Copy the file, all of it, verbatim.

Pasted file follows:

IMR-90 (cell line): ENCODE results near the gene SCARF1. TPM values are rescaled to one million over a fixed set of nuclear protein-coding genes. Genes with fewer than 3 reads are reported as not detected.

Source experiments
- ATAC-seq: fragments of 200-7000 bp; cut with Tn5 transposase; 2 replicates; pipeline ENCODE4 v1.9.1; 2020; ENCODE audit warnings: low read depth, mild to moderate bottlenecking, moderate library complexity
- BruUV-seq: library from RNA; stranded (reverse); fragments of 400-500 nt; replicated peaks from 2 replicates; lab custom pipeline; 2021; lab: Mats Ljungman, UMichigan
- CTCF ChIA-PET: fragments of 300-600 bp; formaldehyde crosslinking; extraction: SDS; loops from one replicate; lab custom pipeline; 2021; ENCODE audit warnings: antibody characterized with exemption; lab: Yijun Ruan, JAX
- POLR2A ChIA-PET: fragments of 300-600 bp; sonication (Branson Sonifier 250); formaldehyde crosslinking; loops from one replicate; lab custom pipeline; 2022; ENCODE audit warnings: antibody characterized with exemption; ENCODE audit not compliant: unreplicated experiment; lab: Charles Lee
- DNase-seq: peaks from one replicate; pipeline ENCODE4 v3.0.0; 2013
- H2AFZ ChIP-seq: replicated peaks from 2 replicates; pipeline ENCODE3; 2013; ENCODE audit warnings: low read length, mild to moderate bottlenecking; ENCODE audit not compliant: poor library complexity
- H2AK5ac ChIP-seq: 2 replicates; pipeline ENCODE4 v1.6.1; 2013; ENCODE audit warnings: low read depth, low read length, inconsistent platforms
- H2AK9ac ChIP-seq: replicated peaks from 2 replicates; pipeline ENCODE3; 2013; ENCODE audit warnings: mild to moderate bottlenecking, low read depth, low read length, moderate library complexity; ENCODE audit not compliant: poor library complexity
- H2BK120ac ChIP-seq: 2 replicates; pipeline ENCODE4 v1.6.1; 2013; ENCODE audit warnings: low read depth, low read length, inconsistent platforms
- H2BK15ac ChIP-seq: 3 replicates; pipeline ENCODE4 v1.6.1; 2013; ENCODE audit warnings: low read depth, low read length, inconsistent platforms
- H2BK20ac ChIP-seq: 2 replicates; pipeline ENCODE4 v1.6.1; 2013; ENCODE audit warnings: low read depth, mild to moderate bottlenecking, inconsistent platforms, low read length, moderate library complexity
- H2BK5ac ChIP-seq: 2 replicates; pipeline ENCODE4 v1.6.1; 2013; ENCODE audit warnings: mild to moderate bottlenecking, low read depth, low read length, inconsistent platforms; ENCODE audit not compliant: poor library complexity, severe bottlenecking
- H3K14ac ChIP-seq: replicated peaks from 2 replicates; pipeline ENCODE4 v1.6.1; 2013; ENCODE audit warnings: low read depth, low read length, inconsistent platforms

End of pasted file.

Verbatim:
IMR-90 (cell line): ENCODE results near the gene SCARF1. TPM values are rescaled to one million over a fixed set of nuclear protein-coding genes. Genes with fewer than 3 reads are reported as not detected.

Source experiments
- ATAC-seq: fragments of 200-7000 bp; cut with Tn5 transposase; 2 replicates; pipeline ENCODE4 v1.9.1; 2020; ENCODE audit warnings: low read depth, mild to moderate bottlenecking, moderate library complexity
- BruUV-seq: library from RNA; stranded (reverse); fragments of 400-500 nt; replicated peaks from 2 replicates; lab custom pipeline; 2021; lab: Mats Ljungman, UMichigan
- CTCF ChIA-PET: fragments of 300-600 bp; formaldehyde crosslinking; extraction: SDS; loops from one replicate; lab custom pipeline; 2021; ENCODE audit warnings: antibody characterized with exemption; lab: Yijun Ruan, JAX
- POLR2A ChIA-PET: fragments of 300-600 bp; sonication (Branson Sonifier 250); formaldehyde crosslinking; loops from one replicate; lab custom pipeline; 2022; ENCODE audit warnings: antibody characterized with exemption; ENCODE audit not compliant: unreplicated experiment; lab: Charles Lee
- DNase-seq: peaks from one replicate; pipeline ENCODE4 v3.0.0; 2013
- H2AFZ ChIP-seq: replicated peaks from 2 replicates; pipeline ENCODE3; 2013; ENCODE audit warnings: low read length, mild to moderate bottlenecking; ENCODE audit not compliant: poor library complexity
- H2AK5ac ChIP-seq: 2 replicates; pipeline ENCODE4 v1.6.1; 2013; ENCODE audit warnings: low read depth, low read length, inconsistent platforms
- H2AK9ac ChIP-seq: replicated peaks from 2 replicates; pipeline ENCODE3; 2013; ENCODE audit warnings: mild to moderate bottlenecking, low read depth, low read length, moderate library complexity; ENCODE audit not compliant: poor library complexity
- H2BK120ac ChIP-seq: 2 replicates; pipeline ENCODE4 v1.6.1; 2013; ENCODE audit warnings: low read depth, low read length, inconsistent platforms
- H2BK15ac ChIP-seq: 3 replicates; pipeline ENCODE4 v1.6.1; 2013; ENCODE audit warnings: low read depth, low read length, inconsistent platforms
- H2BK20ac ChIP-seq: 2 replicates; pipeline ENCODE4 v1.6.1; 2013; ENCODE audit warnings: low read depth, mild to moderate bottlenecking, inconsistent platforms, low read length, moderate library complexity
- H2BK5ac ChIP-seq: 2 replicates; pipeline ENCODE4 v1.6.1; 2013; ENCODE audit warnings: mild to moderate bottlenecking, low read depth, low read length, inconsistent platforms; ENCODE audit not compliant: poor library complexity, severe bottlenecking
- H3K14ac ChIP-seq: replicated peaks from 2 replicates; pipeline ENCODE4 v1.6.1; 2013; ENCODE audit warnings: low read depth, low read length, inconsistent platforms